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JPMorgan Chase is
probably going to have to pay a record $13 billion fine because it created and sold dicey financial products that helped cause the financial crisis that sparked an economic crash in 2008. JPMorgan CEO Jamie Dimon has groused that this an unfairly large sum. But some experts beg to differ, noting that if the world were fair, Dimon's bank would have to pay a lot more.
On Saturday, JPMorgan reached a tentative deal with the Department of Justice, which has investigated the megabank for having packaged poor quality mortgages into securities that it sold to investors. (Some of the securities were peddled by Washington Mutual and the investment bank Bear Stearns, two failing firms that JPMorgan absorbed in 2008.) The $13 billion penalty, which is not yet final, would cover about $9 billion in fines paid to the federal government and $4 billion in relief for struggling homeowners. It would be the largest penalty that a single company has ever paid in settling a case with the Justice Department.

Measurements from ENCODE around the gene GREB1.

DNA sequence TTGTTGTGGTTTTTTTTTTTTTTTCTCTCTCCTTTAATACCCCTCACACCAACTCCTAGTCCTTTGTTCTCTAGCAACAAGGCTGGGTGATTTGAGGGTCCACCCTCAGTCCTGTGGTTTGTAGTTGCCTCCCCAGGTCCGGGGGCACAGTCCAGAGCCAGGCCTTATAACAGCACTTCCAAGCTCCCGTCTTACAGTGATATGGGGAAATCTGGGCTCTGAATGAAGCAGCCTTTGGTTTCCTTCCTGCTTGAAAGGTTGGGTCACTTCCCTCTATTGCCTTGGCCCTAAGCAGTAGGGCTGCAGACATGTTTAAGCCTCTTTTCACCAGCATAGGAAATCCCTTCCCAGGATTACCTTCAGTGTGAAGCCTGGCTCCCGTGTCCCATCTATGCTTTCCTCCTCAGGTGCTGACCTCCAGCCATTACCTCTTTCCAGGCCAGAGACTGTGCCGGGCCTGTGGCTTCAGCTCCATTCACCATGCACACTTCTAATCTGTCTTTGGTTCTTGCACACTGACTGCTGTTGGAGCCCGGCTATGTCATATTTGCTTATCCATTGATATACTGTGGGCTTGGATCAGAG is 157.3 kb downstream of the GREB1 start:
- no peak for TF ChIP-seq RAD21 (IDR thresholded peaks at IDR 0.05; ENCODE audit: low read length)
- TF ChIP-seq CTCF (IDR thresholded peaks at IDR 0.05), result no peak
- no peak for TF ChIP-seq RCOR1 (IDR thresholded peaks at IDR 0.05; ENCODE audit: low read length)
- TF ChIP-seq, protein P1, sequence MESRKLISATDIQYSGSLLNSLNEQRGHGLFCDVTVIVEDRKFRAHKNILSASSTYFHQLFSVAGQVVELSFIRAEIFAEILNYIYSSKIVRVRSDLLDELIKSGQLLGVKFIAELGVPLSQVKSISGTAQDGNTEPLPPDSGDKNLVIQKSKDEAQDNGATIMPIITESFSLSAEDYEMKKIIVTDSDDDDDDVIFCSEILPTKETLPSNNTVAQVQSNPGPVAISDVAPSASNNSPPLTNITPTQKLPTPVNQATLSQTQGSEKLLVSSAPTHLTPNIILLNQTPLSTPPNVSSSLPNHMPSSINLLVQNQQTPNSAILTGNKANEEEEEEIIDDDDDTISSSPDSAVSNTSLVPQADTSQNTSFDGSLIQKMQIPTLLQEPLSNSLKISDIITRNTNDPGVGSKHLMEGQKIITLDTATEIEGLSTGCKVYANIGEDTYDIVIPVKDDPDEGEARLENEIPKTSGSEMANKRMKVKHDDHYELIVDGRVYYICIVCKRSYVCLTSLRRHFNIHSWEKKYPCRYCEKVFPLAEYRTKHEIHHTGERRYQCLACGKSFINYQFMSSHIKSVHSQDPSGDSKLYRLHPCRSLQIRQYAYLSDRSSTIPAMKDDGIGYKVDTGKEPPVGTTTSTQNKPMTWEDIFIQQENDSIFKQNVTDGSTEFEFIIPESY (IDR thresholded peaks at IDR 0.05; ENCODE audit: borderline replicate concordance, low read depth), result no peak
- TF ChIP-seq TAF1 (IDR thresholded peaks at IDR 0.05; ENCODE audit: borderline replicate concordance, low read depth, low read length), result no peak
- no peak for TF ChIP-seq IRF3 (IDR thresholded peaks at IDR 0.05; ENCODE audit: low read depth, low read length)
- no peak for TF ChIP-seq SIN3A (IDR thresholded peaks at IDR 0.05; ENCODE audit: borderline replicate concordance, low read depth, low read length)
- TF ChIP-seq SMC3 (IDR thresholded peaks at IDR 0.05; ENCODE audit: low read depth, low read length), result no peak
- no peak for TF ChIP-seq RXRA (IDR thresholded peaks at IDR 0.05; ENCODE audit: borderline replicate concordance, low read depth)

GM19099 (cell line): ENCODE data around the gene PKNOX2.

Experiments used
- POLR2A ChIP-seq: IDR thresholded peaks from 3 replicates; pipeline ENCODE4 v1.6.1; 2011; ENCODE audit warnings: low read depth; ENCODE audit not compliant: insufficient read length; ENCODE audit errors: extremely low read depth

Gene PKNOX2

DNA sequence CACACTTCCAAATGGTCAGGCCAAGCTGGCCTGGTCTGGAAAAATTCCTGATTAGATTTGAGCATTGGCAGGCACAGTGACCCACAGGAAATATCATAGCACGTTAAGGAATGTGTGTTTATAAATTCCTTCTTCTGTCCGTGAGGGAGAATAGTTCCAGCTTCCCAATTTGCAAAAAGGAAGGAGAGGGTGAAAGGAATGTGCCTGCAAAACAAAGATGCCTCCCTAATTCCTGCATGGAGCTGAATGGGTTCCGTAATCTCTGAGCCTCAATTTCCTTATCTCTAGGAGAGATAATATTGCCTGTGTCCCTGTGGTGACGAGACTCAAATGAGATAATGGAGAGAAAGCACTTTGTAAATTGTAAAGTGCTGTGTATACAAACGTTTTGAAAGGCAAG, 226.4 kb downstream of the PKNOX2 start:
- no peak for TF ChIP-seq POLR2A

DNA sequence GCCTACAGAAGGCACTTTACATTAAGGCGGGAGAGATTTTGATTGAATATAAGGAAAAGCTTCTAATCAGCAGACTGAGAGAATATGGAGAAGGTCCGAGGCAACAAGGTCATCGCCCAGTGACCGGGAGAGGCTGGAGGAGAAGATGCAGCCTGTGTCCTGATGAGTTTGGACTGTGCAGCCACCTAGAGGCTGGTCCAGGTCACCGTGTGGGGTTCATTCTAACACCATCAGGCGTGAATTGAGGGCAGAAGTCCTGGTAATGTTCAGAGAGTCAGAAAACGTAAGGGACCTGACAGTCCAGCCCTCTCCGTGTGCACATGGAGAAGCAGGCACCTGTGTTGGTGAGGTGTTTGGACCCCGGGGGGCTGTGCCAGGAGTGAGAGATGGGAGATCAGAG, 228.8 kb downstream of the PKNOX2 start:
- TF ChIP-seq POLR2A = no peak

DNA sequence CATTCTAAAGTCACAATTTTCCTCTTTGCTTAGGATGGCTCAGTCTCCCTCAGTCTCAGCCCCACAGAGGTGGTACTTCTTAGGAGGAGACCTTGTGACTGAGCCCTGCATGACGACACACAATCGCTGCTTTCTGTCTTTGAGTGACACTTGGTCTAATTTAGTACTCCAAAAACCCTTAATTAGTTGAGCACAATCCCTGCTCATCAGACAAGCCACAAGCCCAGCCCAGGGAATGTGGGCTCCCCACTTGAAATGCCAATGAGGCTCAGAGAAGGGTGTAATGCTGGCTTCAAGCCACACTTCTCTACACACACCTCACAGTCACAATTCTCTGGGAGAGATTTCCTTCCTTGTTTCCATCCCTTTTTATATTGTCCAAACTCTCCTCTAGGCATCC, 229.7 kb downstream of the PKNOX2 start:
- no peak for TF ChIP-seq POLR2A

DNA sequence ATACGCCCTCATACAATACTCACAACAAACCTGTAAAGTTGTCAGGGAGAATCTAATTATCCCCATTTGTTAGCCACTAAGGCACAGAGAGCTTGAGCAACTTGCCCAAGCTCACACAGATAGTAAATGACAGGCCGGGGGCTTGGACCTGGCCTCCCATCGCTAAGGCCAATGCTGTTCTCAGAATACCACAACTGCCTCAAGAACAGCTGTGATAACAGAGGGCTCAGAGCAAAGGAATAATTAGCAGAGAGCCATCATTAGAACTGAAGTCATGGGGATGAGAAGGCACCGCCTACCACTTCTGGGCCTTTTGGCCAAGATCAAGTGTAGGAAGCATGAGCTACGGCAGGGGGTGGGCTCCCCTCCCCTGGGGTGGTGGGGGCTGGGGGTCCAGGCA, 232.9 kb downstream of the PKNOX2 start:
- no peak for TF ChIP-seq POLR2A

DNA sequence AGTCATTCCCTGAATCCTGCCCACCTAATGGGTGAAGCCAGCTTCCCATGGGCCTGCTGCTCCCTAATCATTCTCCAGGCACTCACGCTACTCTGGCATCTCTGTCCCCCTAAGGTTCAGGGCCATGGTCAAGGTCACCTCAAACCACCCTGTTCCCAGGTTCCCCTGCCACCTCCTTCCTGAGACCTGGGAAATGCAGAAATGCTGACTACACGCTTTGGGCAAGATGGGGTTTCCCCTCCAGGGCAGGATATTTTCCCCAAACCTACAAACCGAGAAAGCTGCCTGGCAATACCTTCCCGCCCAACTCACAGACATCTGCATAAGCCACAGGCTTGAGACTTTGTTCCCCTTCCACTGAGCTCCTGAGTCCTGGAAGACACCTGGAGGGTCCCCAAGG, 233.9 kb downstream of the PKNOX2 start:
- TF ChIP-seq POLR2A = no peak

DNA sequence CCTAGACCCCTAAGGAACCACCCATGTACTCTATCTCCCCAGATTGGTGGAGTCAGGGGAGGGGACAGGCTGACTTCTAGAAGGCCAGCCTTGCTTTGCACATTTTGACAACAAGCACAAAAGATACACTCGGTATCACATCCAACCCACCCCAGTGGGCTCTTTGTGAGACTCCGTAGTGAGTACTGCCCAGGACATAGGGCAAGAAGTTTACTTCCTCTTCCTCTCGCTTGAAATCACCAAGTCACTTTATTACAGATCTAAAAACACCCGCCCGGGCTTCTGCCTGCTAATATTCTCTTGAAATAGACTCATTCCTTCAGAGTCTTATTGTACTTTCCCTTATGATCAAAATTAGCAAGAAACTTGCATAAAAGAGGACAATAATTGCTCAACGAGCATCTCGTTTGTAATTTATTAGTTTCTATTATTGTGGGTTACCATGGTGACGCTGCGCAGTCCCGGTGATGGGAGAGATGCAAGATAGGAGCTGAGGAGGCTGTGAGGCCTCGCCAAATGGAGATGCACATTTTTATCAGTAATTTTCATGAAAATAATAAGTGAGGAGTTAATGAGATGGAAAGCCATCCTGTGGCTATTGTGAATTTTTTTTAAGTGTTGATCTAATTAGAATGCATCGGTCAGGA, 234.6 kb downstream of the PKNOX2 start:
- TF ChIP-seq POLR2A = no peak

The historic deal is a sign that the Obama administration's crackdown on Wall Street is finally gaining steam. But experts note that the $13 billion fine—which seems a gargantuan amount—is not nearly enough. First, the fine is really only $9 billion, says William Black, an associate professor of economics and law at the University of Missouri-Kansas City and a former bank regulator who led investigations of the savings and loan crisis of the 1980s. The $4 billion in relief to homeowners, he explains, represents loan modifications that the bank would have made in any event to minimize losses and avoid foreclosures. (And that $9 million, he adds, is tax-deductible.) Second, Black says, the total damages JPMorgan, Washington Mutual, and Bear Stearns inflicted directly on purchasers of the shoddy mortgage-backed securities is estimated to be $100 billion. "The normal rule in terms of remedies for frauds of this scope," he says, "is that you pay for your damages that you caused." And if those damages were caused by fraud as opposed to mere negligence, Black adds, the US legal system often makes the fraudster pay punitive damages of at least twice that amount. "A normal recovery would be in the range of $200 billion," he says.